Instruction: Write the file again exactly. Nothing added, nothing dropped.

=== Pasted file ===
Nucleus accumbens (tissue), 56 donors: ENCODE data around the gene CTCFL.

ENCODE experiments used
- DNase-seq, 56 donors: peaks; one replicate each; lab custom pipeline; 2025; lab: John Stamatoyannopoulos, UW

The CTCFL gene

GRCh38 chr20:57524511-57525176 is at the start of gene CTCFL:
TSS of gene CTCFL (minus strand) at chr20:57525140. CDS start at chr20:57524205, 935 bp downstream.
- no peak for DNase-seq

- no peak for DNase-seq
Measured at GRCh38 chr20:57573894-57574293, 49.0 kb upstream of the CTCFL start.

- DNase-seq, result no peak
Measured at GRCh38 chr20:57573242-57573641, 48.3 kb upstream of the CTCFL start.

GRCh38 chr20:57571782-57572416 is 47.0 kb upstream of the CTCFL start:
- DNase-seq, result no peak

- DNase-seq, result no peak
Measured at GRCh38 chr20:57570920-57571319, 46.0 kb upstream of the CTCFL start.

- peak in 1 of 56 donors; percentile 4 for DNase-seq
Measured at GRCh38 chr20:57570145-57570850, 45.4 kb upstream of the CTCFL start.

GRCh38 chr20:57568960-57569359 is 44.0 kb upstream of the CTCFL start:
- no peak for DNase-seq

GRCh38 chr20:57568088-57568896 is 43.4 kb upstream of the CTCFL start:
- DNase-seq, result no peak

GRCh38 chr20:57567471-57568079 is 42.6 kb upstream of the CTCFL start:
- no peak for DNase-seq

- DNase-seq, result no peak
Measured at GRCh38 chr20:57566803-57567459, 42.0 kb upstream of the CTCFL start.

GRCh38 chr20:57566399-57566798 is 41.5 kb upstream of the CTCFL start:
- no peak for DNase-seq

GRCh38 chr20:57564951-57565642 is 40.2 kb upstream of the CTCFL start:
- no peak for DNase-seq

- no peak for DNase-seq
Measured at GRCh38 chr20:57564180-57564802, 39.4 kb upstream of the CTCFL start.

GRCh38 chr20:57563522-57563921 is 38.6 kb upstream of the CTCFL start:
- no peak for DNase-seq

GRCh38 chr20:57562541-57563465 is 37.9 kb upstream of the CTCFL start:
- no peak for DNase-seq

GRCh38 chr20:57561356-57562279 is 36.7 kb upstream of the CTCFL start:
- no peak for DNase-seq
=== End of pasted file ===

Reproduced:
Nucleus accumbens (tissue), 56 donors: ENCODE data around the gene CTCFL.

ENCODE experiments used
- DNase-seq, 56 donors: peaks; one replicate each; lab custom pipeline; 2025; lab: John Stamatoyannopoulos, UW

The CTCFL gene

GRCh38 chr20:57524511-57525176 is at the start of gene CTCFL:
TSS of gene CTCFL (minus strand) at chr20:57525140. CDS start at chr20:57524205, 935 bp downstream.
- no peak for DNase-seq

- no peak for DNase-seq
Measured at GRCh38 chr20:57573894-57574293, 49.0 kb upstream of the CTCFL start.

- DNase-seq, result no peak
Measured at GRCh38 chr20:57573242-57573641, 48.3 kb upstream of the CTCFL start.

GRCh38 chr20:57571782-57572416 is 47.0 kb upstream of the CTCFL start:
- DNase-seq, result no peak

- DNase-seq, result no peak
Measured at GRCh38 chr20:57570920-57571319, 46.0 kb upstream of the CTCFL start.

- peak in 1 of 56 donors; percentile 4 for DNase-seq
Measured at GRCh38 chr20:57570145-57570850, 45.4 kb upstream of the CTCFL start.

GRCh38 chr20:57568960-57569359 is 44.0 kb upstream of the CTCFL start:
- no peak for DNase-seq

GRCh38 chr20:57568088-57568896 is 43.4 kb upstream of the CTCFL start:
- DNase-seq, result no peak

GRCh38 chr20:57567471-57568079 is 42.6 kb upstream of the CTCFL start:
- no peak for DNase-seq

- DNase-seq, result no peak
Measured at GRCh38 chr20:57566803-57567459, 42.0 kb upstream of the CTCFL start.

GRCh38 chr20:57566399-57566798 is 41.5 kb upstream of the CTCFL start:
- no peak for DNase-seq

GRCh38 chr20:57564951-57565642 is 40.2 kb upstream of the CTCFL start:
- no peak for DNase-seq

- no peak for DNase-seq
Measured at GRCh38 chr20:57564180-57564802, 39.4 kb upstream of the CTCFL start.

GRCh38 chr20:57563522-57563921 is 38.6 kb upstream of the CTCFL start:
- no peak for DNase-seq

GRCh38 chr20:57562541-57563465 is 37.9 kb upstream of the CTCFL start:
- no peak for DNase-seq

GRCh38 chr20:57561356-57562279 is 36.7 kb upstream of the CTCFL start:
- no peak for DNase-seq